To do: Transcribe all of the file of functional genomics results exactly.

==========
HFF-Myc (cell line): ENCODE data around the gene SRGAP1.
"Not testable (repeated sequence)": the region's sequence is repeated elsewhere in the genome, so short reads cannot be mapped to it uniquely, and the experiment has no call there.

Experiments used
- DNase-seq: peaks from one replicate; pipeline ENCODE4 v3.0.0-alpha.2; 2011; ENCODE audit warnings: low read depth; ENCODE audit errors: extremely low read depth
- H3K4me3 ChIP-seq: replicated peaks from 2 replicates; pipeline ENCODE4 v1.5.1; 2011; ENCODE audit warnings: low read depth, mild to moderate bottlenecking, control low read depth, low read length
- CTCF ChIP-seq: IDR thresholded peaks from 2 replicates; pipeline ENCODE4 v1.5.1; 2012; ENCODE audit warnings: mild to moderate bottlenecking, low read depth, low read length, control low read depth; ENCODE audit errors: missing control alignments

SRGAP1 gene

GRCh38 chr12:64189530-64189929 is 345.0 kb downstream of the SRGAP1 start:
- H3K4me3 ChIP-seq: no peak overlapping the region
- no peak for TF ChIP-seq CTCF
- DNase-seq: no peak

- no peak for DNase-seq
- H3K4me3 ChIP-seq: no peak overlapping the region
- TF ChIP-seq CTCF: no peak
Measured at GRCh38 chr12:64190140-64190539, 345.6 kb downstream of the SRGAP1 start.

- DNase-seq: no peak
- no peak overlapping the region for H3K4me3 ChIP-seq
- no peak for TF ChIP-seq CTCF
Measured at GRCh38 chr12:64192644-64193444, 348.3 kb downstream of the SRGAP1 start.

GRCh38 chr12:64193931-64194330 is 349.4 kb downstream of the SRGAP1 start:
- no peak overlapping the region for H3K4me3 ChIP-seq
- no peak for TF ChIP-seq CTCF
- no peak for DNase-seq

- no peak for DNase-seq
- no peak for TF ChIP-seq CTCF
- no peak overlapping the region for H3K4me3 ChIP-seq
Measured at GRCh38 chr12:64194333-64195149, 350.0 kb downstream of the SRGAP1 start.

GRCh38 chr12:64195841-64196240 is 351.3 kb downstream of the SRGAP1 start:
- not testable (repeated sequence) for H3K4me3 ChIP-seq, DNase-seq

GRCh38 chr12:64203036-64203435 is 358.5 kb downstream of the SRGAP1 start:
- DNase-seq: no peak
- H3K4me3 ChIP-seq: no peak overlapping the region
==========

HFF-Myc (cell line): ENCODE data around the gene SRGAP1.
"Not testable (repeated sequence)": the region's sequence is repeated elsewhere in the genome, so short reads cannot be mapped to it uniquely, and the experiment has no call there.

Experiments used
- DNase-seq: peaks from one replicate; pipeline ENCODE4 v3.0.0-alpha.2; 2011; ENCODE audit warnings: low read depth; ENCODE audit errors: extremely low read depth
- H3K4me3 ChIP-seq: replicated peaks from 2 replicates; pipeline ENCODE4 v1.5.1; 2011; ENCODE audit warnings: low read depth, mild to moderate bottlenecking, control low read depth, low read length
- CTCF ChIP-seq: IDR thresholded peaks from 2 replicates; pipeline ENCODE4 v1.5.1; 2012; ENCODE audit warnings: mild to moderate bottlenecking, low read depth, low read length, control low read depth; ENCODE audit errors: missing control alignments

SRGAP1 gene

GRCh38 chr12:64189530-64189929 is 345.0 kb downstream of the SRGAP1 start:
- H3K4me3 ChIP-seq: no peak overlapping the region
- no peak for TF ChIP-seq CTCF
- DNase-seq: no peak

- no peak for DNase-seq
- H3K4me3 ChIP-seq: no peak overlapping the region
- TF ChIP-seq CTCF: no peak
Measured at GRCh38 chr12:64190140-64190539, 345.6 kb downstream of the SRGAP1 start.

- DNase-seq: no peak
- no peak overlapping the region for H3K4me3 ChIP-seq
- no peak for TF ChIP-seq CTCF
Measured at GRCh38 chr12:64192644-64193444, 348.3 kb downstream of the SRGAP1 start.

GRCh38 chr12:64193931-64194330 is 349.4 kb downstream of the SRGAP1 start:
- no peak overlapping the region for H3K4me3 ChIP-seq
- no peak for TF ChIP-seq CTCF
- no peak for DNase-seq

- no peak for DNase-seq
- no peak for TF ChIP-seq CTCF
- no peak overlapping the region for H3K4me3 ChIP-seq
Measured at GRCh38 chr12:64194333-64195149, 350.0 kb downstream of the SRGAP1 start.

GRCh38 chr12:64195841-64196240 is 351.3 kb downstream of the SRGAP1 start:
- not testable (repeated sequence) for H3K4me3 ChIP-seq, DNase-seq

GRCh38 chr12:64203036-64203435 is 358.5 kb downstream of the SRGAP1 start:
- DNase-seq: no peak
- H3K4me3 ChIP-seq: no peak overlapping the region